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Tuesday July 18, 2006

Relaxing day. Did a few interviews and read a book. About 5:30 I decided to push on to Indianapolis. The flight was only 60 miles, and I had a 12 mph tailwind. Smooth flying the whole way, but quite hazy. Visibilty was limited to 15 miles. Was in the air by 6, touched down at Eagle Creek (EYE) at 7:30. Met the FBO line crew, put Voyager in a hangar and plugged the RV in as soon Rusty arrived. This is a very nice little airport.

I mentioned that Roy retrimmed Voyager's chute, and am receiving inquiries as to what was "wrong" with it. Nothing was wrong with it, other than I hadn't been able to get Voyager to fly perfectly straight when in "straight and level" flight. It always pulled either to the left or to the right, depending on how I'd adjusted it. I couldn't find that "sweet spot" where it travelled straight. It took a few tries, but Roy found the combination of adjustments that corrected it. Not only is long distance flying easier, so it landing. The only "downside" to having the chute flying straight is that my flying speed decreased from 34 mph to 30 mph. But that's a small price to pay for the added ease and control.

I'm using a Performance Designs 550. I used a PD 500 when I lifted off the USS Midway, but for the high altitude (and high density altitude) flying in the Rockies, I wanted additional lift, and PD came through with the 550. Many people have faulted me for not using an elliptical for this flight, citing the added speed and lift that an elliptical could have provided. The speed factor was irrelevant, as this trip isn't a race. The added lift would have been nice, but at what price? The stability of the PD 500 and 550 are unsurpassed. The odds of an aborted lift-off with an elliptical are much higher than with a rectangular. Yes, yes, I've heard the "that's not true if you practice a lot" chorus, but that's not the point. I'm in the public spotlight, and have to avoid take-off mishaps, especially in front of the press, at all costs. Although I'm sure it will happen eventually, I've never, to this point, ever had to abort a take-off due to a chute not inflating correctly. And that, to quote the commercial, "is priceless."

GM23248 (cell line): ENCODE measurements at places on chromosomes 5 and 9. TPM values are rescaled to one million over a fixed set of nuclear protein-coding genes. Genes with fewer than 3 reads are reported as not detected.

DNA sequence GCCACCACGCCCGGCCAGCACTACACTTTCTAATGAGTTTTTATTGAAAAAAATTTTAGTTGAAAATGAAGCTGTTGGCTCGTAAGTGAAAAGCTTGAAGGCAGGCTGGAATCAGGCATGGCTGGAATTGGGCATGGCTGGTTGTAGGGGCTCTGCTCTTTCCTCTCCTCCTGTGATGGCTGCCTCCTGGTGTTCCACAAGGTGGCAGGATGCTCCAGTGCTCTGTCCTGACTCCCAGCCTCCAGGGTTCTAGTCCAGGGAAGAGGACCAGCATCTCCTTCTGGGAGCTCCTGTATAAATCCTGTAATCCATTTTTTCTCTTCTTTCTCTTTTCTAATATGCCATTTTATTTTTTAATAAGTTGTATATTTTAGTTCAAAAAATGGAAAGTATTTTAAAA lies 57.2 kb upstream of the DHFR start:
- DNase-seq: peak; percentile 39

Yes, they're a sponsor, but anyone who knows me will tell you that isn't why I'm a die-hard PD user. I've replaced sponsors equipment on this trip if it wasn't working to my satisfaction, and I'd have done it with the chute as well if I felt the need. But I can say, without reservation, that I've put my life, literally, on the line with the PD chutes, and they've not disappointed me. They're dependable, kite so easily you have to try to screw them up, are responsive, have excellent lift, and are extraordinarily stable. What else could a PPC pilot desire?

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Page last modified on July 18, 2006, at 02:56 PM